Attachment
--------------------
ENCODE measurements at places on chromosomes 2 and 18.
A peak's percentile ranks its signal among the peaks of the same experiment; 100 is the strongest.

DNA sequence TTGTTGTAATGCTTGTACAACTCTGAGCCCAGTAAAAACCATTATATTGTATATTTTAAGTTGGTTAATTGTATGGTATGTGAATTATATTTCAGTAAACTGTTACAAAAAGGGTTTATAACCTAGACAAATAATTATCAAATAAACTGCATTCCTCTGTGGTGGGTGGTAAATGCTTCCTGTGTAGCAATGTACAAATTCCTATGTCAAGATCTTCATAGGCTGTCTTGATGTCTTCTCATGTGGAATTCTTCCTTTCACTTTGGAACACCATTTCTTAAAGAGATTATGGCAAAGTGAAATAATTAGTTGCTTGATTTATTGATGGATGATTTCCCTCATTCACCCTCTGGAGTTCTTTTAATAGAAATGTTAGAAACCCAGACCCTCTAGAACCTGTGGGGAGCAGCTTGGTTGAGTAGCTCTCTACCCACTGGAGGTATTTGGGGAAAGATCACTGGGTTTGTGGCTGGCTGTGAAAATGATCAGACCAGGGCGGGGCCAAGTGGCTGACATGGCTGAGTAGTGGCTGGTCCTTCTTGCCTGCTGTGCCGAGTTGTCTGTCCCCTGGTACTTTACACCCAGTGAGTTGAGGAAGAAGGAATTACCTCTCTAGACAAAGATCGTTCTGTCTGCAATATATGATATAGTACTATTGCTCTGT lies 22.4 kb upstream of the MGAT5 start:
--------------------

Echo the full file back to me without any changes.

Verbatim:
ENCODE measurements at places on chromosomes 2 and 18.
A peak's percentile ranks its signal among the peaks of the same experiment; 100 is the strongest.

DNA sequence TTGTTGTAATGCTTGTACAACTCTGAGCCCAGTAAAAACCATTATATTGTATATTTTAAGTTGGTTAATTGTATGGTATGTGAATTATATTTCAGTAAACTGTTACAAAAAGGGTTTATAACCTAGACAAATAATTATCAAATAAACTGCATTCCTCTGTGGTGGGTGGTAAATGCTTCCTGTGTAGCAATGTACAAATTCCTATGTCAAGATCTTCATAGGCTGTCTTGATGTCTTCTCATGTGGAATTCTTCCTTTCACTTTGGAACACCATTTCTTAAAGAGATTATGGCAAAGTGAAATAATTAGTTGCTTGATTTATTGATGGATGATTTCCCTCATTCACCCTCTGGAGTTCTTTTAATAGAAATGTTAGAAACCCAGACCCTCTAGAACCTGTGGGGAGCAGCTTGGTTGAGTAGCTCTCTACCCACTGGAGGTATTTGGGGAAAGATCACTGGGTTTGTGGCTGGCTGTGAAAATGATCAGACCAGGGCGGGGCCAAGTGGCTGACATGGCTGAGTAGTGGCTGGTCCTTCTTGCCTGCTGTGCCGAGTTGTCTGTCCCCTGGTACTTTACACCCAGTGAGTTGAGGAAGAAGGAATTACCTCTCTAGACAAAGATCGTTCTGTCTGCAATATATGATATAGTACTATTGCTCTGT lies 22.4 kb upstream of the MGAT5 start: